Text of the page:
It goes light stink. That's nothing. And then my whole system breaks because all my functions that depended on that previous value are now all wrong. They're all trying to mix light stink with black and white. That's gross. Anyway, that's the problem that you'll run into. Someone can accidentally, this is why we like TypeScript, someone can accidentally break an entire system with a typo or a bad value.

So let's fix it. This is the hero slide of the day. If you take one thing away from this quick lightning talk, it is enter at property. Turn brand into a typed color variable through some simple syntax. You say I want to make a new typed custom property called brand. Here's the syntax. It's a color type, and you can choose inherits or not.

And an initial value, meaning that it's guaranteed valid. Even if you try to force a bad value into that brand custom property, it doesn't care. It has a valid value to always fall back to. It's resilient and strong and tight. So altogether, our new updated version is we have our root and star.

So notice the selector was changed from root to root star, and that's so that these things will continually recompute their value at any level in your nested DOM. And then we use CSS nesting in there to just tweak that in a dark theme. What's nice, though, is in the dark theme, our dark theme is not broken anymore. Our light theme persists because the typed custom property won't even allow itself to

get into a broken state. So the type guarded brand variable prevents that system doing it. There's even a code pen link in the bottom here, and we can go check it out. You can go pass bad values, good values to brand and watch the theme of the button change that I put in there. Here's all the different CSS types we have. We have length, which is like pixels. We have numbers. We have percentages.

We have length percentage, which means it can be a length or a percentage. So it's a dynamic type made up of other types. We have color type. The color type is made up of multiple types as well. If you go look at the CSS specs, it's spec'd from day one, top to bottom. It's a very typed system. It's very cool. Anyway, you have images, URLs, integers, angles. My favorite angle is the rad. You can have a two rad.

How many turns are you going to give it? Two rad. Anyway, whatever. You get time, resolution. Time is like how long is the duration of your animation? One second? Five seconds? 300 milliseconds? You got resolution, transform list, and transform functions, and you can even make custom types.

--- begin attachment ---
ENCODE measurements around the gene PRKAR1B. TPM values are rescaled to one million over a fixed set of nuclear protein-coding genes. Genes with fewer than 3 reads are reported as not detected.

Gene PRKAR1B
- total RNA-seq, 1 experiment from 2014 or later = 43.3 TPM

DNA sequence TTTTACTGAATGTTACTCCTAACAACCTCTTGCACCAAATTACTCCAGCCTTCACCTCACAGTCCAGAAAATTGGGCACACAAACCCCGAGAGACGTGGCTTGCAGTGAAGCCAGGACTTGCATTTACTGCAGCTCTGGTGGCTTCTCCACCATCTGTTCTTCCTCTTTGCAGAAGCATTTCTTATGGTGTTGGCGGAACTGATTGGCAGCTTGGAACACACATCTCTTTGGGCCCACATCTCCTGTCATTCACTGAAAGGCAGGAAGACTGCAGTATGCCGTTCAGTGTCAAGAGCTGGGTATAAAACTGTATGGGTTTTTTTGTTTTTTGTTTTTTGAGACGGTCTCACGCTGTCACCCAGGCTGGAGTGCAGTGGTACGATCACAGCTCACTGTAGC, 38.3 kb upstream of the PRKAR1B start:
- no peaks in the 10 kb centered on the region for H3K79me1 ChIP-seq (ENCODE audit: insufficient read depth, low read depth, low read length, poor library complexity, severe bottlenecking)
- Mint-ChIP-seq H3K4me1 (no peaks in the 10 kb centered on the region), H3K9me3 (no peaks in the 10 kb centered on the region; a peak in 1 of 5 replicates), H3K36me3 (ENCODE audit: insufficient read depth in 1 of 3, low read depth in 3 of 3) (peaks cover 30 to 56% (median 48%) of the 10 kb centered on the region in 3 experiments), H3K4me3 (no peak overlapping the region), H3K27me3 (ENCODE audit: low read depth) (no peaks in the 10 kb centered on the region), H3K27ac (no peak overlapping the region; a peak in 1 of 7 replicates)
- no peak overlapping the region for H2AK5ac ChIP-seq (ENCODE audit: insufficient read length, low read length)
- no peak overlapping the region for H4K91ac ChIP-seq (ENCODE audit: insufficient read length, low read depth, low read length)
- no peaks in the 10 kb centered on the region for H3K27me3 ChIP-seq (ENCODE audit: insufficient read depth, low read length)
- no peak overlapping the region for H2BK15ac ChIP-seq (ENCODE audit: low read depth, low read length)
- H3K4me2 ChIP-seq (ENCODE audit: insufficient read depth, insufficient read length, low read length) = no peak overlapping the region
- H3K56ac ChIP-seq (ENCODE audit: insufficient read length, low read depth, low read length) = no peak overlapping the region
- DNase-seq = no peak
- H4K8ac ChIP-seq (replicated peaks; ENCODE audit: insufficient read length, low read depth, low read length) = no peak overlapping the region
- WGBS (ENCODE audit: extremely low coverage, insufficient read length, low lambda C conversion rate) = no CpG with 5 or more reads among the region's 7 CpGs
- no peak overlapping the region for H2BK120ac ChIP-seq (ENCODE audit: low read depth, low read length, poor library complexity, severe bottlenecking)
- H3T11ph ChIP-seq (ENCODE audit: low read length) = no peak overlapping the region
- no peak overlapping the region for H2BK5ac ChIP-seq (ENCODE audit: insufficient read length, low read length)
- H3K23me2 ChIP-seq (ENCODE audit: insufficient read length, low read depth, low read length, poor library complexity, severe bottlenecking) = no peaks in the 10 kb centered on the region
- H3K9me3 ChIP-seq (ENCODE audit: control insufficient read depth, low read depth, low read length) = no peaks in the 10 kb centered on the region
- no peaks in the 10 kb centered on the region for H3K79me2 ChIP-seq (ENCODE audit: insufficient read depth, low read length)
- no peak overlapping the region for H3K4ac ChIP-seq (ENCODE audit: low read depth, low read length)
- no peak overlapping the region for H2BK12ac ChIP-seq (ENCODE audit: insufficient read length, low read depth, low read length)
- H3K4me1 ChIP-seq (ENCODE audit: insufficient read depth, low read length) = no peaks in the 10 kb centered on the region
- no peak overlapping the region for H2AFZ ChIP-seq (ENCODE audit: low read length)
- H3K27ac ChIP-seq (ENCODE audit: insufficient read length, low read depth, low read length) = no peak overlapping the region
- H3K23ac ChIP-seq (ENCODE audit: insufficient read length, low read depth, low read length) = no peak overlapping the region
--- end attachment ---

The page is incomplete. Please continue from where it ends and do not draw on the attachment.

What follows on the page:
When you defined that app property, you can say it can be any of these types, and then include even a custom type, which is keywords that you define, meaning that the design system has keywords that are meaningful to you and that you trickle through the entire system. It's super rad. You're asking yourself, but can I use it? Oh, yeah.

It's in Chrome, and Safari has been, Firefox has been working on it for a long time, and they just finished the animatable part of app property, so there's a whole bunch of other reasons to use app property other than typeguarding your systems, but it's coming in June. You could also progressively enhance to it. If you use Tailwind 4, it's behind the scenes.

You don't even know it, but they've typeguarded their own Tailwind system in Tailwind 4 with app property under the hood, so you're going to start seeing it out in the wild. As just a little hook as we watch that animation again, because it's fun, one more time? No. Okay. Yep. If you want to learn more about CSS custom properties, come see me after the show.

If you think custom props can do more or you want them to do more, we're working on ... There's a spec for typed mixins. There's a spec for typed CSS custom functions, and the syntax is really cool. Your parameters in the function are the types that you expect, and then you get ... It's just like in TypeScript. It looks a lot like TypeScript. You can make games with custom properties. You can do triggers.

You can do new animation capabilities with app property because since you typed the property, it's no longer unknown, and it knows how to interpolate from a percentage. If you say the percentage is zero to ... Otherwise, it just thought the percentage was just like a string that you could change at any point, but when you type it, it knows for certain that it can go from zero to some other value of that custom property and over time.

You can teach it to interpolate things that it couldn't before. You can make switches. There's all the math functions you could want. We saw scroll-driven animation functions. There's so many functions in CSS, and there's so much more. If that stuff sounded interesting, if you're interested in type-safety, your custom property or your design systems, and you want to know more about this stuff, come see me, and there's the slide link down there at the bottom. Lightning in a bottle.

Whoosh, whoosh. Woo!

Related Talks